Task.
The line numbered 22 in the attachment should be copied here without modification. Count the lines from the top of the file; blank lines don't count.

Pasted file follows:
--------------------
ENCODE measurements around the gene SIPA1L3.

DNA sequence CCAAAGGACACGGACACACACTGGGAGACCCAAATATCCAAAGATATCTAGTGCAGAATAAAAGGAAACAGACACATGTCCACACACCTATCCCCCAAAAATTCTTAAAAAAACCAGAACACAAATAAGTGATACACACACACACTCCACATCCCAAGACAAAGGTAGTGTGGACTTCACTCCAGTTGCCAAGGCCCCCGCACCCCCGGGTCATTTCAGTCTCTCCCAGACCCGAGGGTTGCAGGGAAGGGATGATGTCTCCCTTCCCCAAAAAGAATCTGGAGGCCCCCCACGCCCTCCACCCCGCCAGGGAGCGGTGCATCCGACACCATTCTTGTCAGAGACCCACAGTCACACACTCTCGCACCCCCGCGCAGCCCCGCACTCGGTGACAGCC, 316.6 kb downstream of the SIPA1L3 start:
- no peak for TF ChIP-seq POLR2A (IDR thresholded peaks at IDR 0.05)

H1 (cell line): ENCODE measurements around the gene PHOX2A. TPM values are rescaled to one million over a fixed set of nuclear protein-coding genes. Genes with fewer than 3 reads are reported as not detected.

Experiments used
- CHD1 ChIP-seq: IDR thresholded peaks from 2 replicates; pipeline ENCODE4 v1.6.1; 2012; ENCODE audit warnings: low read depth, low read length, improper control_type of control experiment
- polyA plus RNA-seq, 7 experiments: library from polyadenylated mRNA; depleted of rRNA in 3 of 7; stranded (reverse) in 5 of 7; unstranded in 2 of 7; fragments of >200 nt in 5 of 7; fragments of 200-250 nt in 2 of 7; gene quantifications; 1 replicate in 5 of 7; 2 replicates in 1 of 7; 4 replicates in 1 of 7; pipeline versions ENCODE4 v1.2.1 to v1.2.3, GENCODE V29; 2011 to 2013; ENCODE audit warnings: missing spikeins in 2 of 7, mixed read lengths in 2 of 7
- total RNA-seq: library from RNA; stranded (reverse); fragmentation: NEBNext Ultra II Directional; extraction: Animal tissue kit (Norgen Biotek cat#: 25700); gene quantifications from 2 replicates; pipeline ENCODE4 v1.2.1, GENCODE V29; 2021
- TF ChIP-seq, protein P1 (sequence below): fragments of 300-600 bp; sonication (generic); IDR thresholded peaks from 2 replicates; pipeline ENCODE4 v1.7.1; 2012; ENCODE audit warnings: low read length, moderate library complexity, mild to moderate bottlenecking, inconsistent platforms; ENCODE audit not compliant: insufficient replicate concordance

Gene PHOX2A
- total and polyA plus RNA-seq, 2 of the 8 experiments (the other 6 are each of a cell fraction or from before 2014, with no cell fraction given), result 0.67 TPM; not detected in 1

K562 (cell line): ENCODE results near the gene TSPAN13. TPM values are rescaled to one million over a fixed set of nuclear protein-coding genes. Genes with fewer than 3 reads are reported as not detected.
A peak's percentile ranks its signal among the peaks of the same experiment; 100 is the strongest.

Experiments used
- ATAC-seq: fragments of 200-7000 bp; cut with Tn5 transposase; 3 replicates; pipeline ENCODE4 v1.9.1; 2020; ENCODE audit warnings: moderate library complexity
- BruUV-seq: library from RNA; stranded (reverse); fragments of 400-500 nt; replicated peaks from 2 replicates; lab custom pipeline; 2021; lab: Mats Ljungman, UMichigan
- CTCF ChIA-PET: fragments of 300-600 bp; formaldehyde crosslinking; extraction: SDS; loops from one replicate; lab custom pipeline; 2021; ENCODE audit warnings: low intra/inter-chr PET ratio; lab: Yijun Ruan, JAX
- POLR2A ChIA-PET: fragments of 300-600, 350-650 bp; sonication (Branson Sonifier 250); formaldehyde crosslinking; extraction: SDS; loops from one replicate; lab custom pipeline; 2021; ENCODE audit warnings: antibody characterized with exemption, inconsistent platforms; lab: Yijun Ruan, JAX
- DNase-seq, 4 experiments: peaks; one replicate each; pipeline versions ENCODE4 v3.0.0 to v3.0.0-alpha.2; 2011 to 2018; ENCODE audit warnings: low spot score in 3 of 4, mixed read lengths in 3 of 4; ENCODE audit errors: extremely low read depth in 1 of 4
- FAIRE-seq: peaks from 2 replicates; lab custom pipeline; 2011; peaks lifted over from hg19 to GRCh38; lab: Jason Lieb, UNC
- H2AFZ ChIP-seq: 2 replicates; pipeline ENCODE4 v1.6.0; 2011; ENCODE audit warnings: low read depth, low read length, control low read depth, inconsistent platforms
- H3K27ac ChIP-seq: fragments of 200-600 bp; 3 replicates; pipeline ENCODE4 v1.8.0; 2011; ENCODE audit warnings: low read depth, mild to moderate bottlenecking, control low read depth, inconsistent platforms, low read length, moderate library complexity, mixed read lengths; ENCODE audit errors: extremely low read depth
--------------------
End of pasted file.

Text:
- H3K27ac ChIP-seq: fragments of 200-600 bp; 3 replicates; pipeline ENCODE4 v1.8.0; 2011; ENCODE audit warnings: low read depth, mild to moderate bottlenecking, control low read depth, inconsistent platforms, low read length, moderate library complexity, mixed read lengths; ENCODE audit errors: extremely low read depth